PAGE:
Re: would HP repro plastic parts sell?
Message #6 Posted by Spice_Man on 20 Apr 2002, 1:15 a.m.,
in response to message #1 by barry

I'd definitely be a buyer of repro parts for the 41 series, classics, woodstocks, SPICE! series, etc. (for broken battery doors, half-cases, and red LED windows).

Better yet, how about some repro electronics? :-)

Re: would HP repro plastic parts sell?
Message #7 Posted by Ellis Easley on 21 Apr 2002, 3:48 p.m.,
in response to message #1 by barry

How about the sliding latches that go in the Classic battery covers? The way HP made them, the part that makes them stay in the extended position breaks off easily. Also, this is probably not in great demand, but I got two HP75's from EduCalc mounted in the expansion pod and I would like to have the battery cover for the 75 itself, which is discarded when the unit is installed in the pod.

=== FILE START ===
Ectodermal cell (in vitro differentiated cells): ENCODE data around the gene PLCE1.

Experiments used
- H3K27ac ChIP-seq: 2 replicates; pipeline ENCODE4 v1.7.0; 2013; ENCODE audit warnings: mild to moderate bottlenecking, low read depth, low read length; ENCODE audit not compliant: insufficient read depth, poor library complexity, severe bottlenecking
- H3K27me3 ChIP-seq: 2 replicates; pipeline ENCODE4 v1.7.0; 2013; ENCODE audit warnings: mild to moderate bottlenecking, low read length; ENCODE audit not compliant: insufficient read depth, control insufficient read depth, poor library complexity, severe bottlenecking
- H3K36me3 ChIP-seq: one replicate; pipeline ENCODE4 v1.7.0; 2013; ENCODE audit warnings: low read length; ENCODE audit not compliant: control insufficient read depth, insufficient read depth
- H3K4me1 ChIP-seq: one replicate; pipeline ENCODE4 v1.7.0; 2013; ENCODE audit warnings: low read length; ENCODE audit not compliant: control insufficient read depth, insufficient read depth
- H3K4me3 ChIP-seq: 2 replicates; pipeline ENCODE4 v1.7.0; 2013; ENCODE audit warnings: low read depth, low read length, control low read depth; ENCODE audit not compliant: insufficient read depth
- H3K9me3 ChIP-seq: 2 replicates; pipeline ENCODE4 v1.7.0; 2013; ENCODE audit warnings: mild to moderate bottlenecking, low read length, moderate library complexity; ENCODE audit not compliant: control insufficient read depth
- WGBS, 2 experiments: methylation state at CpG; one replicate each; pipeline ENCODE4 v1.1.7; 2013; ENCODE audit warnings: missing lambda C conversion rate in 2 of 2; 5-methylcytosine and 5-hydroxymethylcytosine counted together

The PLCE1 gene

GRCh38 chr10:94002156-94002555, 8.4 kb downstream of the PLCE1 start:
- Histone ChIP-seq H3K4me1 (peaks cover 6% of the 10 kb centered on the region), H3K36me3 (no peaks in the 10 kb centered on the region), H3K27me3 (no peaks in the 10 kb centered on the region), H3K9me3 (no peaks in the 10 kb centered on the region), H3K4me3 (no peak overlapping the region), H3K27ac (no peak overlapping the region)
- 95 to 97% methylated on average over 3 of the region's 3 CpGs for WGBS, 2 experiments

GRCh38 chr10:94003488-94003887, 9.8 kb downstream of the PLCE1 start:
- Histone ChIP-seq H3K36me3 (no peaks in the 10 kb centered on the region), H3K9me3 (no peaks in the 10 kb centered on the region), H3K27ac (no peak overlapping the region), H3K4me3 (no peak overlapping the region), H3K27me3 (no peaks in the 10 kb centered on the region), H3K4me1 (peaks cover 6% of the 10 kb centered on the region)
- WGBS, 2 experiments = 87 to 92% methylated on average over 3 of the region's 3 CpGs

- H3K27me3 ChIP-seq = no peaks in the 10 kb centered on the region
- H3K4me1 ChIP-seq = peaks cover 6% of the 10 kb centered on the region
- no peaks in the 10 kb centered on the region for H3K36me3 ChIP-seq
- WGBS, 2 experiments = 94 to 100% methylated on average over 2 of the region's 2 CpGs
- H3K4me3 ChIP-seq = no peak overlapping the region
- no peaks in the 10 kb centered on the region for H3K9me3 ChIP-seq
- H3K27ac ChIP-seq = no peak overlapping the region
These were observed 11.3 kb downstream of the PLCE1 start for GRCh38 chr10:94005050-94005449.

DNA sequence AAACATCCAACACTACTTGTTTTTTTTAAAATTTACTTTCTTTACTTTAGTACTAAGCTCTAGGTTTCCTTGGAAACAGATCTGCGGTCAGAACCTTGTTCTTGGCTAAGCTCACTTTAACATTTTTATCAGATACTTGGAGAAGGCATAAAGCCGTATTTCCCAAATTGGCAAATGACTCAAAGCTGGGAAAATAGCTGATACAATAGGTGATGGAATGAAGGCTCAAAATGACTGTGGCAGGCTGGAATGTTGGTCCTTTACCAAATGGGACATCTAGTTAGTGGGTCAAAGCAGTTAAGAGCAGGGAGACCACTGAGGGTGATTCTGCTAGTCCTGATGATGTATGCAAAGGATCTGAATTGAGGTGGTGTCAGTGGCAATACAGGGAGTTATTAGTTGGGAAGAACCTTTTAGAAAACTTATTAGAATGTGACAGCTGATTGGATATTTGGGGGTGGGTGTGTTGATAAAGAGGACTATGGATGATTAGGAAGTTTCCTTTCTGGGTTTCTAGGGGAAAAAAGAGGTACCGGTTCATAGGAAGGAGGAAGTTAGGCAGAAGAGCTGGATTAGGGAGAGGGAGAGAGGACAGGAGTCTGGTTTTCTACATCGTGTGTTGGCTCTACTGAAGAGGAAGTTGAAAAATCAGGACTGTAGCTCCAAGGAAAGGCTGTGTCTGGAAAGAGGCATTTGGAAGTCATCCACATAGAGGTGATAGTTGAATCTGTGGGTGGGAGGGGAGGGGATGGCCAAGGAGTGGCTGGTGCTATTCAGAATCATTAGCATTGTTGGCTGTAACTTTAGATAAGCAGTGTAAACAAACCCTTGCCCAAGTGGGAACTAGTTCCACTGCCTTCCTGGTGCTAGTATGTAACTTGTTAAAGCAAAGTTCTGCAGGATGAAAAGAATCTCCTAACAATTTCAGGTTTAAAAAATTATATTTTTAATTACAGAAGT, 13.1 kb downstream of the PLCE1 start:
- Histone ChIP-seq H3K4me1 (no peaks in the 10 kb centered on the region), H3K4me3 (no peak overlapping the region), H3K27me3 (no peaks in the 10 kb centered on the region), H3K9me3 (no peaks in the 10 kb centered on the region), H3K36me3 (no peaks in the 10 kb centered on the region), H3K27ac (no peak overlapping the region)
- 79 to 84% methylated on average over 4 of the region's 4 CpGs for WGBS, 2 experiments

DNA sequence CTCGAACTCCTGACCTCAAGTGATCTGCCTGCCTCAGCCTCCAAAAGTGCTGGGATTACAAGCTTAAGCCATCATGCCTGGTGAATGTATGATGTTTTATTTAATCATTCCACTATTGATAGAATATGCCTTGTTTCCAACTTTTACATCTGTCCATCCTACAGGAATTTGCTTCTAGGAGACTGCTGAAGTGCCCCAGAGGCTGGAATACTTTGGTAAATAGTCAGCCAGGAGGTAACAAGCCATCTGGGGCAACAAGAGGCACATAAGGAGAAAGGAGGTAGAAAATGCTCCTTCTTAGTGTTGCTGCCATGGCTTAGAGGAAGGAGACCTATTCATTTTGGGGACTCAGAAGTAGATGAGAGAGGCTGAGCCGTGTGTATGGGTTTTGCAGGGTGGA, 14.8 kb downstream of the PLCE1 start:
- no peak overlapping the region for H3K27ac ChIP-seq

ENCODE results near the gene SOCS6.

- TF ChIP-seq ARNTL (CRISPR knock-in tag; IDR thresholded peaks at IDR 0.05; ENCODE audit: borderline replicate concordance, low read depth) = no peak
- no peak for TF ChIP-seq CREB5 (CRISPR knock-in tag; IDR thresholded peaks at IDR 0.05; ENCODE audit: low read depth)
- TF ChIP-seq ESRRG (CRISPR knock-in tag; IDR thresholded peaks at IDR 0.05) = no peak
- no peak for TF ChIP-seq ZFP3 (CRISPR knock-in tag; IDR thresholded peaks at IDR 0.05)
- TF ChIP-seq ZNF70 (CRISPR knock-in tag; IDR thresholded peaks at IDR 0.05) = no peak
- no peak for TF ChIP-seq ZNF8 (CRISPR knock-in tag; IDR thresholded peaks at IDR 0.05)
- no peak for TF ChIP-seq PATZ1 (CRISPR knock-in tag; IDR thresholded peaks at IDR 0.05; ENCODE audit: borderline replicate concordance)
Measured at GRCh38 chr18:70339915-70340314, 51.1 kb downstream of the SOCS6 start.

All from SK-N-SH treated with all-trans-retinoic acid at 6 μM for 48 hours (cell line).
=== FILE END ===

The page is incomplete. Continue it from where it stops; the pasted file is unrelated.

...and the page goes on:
Re: would HP repro plastic parts sell?
Message #8 Posted by glynn on 21 Apr 2002, 6:21 p.m.,
in response to message #1 by barry

I think there would be sufficient market for some of these to merit the project; the port covers, battery-doors for the 41 series, the 75 battery door, also perhaps molded plastic packs for batteries, or of module boxes-- the possibilities are there.

If you are doing the toolwork yourself, rather than simply creating a form directly from an original part, you will primarily concern yourself with precise fit and compatibility; after that, however, it is not only conceivable, but desirable, to IMPROVE, where you can, the design-- and in so doing, differentiate your design from one simply copied. I know that may be hard to imagine right away; do some thinking on the pieces themselves, study them and how they act, and perhaps you'll come up with something.